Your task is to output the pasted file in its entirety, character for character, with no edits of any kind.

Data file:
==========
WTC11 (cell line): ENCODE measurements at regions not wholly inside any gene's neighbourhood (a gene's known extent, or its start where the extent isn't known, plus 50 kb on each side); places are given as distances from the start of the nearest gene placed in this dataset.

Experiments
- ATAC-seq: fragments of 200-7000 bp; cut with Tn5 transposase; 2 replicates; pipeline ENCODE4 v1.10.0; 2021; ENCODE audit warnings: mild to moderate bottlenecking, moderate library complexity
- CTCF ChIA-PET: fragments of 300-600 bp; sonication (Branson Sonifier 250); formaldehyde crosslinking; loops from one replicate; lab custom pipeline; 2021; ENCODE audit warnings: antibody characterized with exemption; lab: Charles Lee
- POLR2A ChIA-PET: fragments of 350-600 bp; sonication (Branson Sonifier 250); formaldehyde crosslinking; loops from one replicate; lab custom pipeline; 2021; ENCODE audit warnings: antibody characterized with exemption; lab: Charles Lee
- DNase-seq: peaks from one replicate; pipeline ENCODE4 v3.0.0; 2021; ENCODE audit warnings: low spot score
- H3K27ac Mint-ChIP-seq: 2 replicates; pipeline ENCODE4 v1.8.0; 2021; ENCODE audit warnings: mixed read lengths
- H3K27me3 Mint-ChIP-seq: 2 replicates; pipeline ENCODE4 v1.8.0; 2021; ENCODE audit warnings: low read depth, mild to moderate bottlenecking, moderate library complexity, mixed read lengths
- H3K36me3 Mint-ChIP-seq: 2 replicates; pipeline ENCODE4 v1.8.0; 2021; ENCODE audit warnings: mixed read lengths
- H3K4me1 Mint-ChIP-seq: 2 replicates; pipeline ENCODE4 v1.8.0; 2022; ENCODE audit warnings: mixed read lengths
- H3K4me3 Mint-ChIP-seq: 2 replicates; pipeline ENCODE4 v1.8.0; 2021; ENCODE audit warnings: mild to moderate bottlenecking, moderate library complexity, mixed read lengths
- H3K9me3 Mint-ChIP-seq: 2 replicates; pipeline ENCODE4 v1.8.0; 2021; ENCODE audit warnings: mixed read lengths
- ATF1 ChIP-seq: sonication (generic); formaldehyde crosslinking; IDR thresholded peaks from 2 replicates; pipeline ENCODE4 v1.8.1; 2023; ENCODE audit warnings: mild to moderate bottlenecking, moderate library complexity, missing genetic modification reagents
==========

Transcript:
WTC11 (cell line): ENCODE measurements at regions not wholly inside any gene's neighbourhood (a gene's known extent, or its start where the extent isn't known, plus 50 kb on each side); places are given as distances from the start of the nearest gene placed in this dataset.

Experiments
- ATAC-seq: fragments of 200-7000 bp; cut with Tn5 transposase; 2 replicates; pipeline ENCODE4 v1.10.0; 2021; ENCODE audit warnings: mild to moderate bottlenecking, moderate library complexity
- CTCF ChIA-PET: fragments of 300-600 bp; sonication (Branson Sonifier 250); formaldehyde crosslinking; loops from one replicate; lab custom pipeline; 2021; ENCODE audit warnings: antibody characterized with exemption; lab: Charles Lee
- POLR2A ChIA-PET: fragments of 350-600 bp; sonication (Branson Sonifier 250); formaldehyde crosslinking; loops from one replicate; lab custom pipeline; 2021; ENCODE audit warnings: antibody characterized with exemption; lab: Charles Lee
- DNase-seq: peaks from one replicate; pipeline ENCODE4 v3.0.0; 2021; ENCODE audit warnings: low spot score
- H3K27ac Mint-ChIP-seq: 2 replicates; pipeline ENCODE4 v1.8.0; 2021; ENCODE audit warnings: mixed read lengths
- H3K27me3 Mint-ChIP-seq: 2 replicates; pipeline ENCODE4 v1.8.0; 2021; ENCODE audit warnings: low read depth, mild to moderate bottlenecking, moderate library complexity, mixed read lengths
- H3K36me3 Mint-ChIP-seq: 2 replicates; pipeline ENCODE4 v1.8.0; 2021; ENCODE audit warnings: mixed read lengths
- H3K4me1 Mint-ChIP-seq: 2 replicates; pipeline ENCODE4 v1.8.0; 2022; ENCODE audit warnings: mixed read lengths
- H3K4me3 Mint-ChIP-seq: 2 replicates; pipeline ENCODE4 v1.8.0; 2021; ENCODE audit warnings: mild to moderate bottlenecking, moderate library complexity, mixed read lengths
- H3K9me3 Mint-ChIP-seq: 2 replicates; pipeline ENCODE4 v1.8.0; 2021; ENCODE audit warnings: mixed read lengths
- ATF1 ChIP-seq: sonication (generic); formaldehyde crosslinking; IDR thresholded peaks from 2 replicates; pipeline ENCODE4 v1.8.1; 2023; ENCODE audit warnings: mild to moderate bottlenecking, moderate library complexity, missing genetic modification reagents